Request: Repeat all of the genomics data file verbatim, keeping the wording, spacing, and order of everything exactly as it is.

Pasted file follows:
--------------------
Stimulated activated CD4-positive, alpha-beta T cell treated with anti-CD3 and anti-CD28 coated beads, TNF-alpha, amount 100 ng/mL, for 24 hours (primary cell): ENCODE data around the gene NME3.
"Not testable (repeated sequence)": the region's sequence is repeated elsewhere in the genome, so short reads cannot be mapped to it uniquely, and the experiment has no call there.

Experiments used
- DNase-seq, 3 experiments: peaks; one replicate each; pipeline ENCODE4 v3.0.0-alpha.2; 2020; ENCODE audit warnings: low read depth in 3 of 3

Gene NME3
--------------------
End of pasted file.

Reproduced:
Stimulated activated CD4-positive, alpha-beta T cell treated with anti-CD3 and anti-CD28 coated beads, TNF-alpha, amount 100 ng/mL, for 24 hours (primary cell): ENCODE data around the gene NME3.
"Not testable (repeated sequence)": the region's sequence is repeated elsewhere in the genome, so short reads cannot be mapped to it uniquely, and the experiment has no call there.

Experiments used
- DNase-seq, 3 experiments: peaks; one replicate each; pipeline ENCODE4 v3.0.0-alpha.2; 2020; ENCODE audit warnings: low read depth in 3 of 3

Gene NME3